Tuesday, September 21, 2010

Exploring the U.S. Naturalization Records Indexes

I recently began searching a bit in the U.S. Naturalization Records Indexes on Ancestry.  I was somewhat expecting not to find my ancestors in the index, simply because it was previously believed that many of them never went through the process of becoming naturalized citizens.  Yet again it's been proven - don't believe everything you hear!

I first searched for Walter Leeming, my 2nd great grandfather who I knew came to the US (via Canada) in 1899, according to the 1900 US census.

I found Walter's card easily and then began to search for the other members of his family, some of whom were born in England, others in Canada.

I quickly found another record, this one for Walter's oldest son, John Edward Leeming, who was also born in England.  Note the dates on these two records are the same.   Father and son became citizens together, with the same witnesses.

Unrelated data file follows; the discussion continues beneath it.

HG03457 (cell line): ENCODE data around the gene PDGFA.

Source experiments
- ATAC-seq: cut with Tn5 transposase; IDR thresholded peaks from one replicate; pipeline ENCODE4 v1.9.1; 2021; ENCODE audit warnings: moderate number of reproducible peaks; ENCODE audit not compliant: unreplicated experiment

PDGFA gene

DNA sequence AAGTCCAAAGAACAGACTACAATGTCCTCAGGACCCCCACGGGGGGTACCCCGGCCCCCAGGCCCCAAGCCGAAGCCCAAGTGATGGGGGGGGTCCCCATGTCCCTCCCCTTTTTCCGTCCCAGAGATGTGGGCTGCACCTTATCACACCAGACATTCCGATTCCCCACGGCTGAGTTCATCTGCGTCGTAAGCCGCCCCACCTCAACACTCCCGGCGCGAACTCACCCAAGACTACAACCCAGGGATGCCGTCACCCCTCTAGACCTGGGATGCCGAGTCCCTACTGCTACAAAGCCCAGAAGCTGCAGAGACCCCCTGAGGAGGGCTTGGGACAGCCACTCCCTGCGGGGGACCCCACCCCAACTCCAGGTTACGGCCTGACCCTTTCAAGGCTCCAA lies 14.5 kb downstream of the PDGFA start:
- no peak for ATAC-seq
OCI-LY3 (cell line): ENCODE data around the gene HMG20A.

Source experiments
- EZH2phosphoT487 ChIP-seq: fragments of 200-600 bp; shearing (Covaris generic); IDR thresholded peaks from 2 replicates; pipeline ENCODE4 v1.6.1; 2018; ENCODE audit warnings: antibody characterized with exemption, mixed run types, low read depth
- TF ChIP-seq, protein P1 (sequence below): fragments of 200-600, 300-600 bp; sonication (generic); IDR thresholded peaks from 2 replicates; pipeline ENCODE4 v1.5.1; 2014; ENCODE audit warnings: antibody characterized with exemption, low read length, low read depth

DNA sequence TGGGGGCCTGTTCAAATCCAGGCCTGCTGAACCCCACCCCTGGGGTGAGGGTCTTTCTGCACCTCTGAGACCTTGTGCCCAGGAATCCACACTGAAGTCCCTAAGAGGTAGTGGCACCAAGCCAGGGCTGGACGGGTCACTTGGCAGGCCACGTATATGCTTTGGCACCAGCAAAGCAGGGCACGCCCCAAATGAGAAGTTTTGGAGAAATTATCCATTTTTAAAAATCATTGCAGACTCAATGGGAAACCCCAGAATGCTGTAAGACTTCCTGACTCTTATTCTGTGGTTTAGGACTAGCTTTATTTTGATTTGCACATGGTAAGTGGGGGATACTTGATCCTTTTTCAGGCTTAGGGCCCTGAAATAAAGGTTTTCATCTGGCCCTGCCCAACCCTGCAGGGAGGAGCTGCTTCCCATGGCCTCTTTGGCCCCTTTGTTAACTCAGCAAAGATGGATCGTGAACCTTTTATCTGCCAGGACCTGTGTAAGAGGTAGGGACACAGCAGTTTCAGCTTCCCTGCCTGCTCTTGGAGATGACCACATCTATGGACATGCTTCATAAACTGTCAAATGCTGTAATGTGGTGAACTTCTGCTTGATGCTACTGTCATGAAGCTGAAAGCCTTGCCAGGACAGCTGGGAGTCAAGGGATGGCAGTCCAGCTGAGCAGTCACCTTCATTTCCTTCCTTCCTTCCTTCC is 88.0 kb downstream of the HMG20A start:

I next turned my attention to another 2nd great grandfather, George Roe.  With many spelling variations (Row, Rowe, Wroe) on various records, I had much trouble finding George in passenger arrival lists but managed to find him in this index without a problem.

Note that George's card appears to be incomplete.  After speaking with a nice employee at the NARA in Waltham, MA, I learned that George filed his declaration of intention (also called First Papers) in the Albany County Court on 8 August 1898, and his petition in Adams on 30 Mar 1901.  He did not appear in court to complete the process.

The NARA offers copies of the naturalization documents for $7.50.  I have ordered copies of the documents for Walter and John and will post them in a follow-up later this week.


  1. I keyed hundreds of these cards. They are a great resource and include so much information.

  2. You found such clear images with great information. My ancestors came to the U.S. and filed papers during the 1860s and 1870s when they were filed at the county level so I haven't looked at the Ancestry index.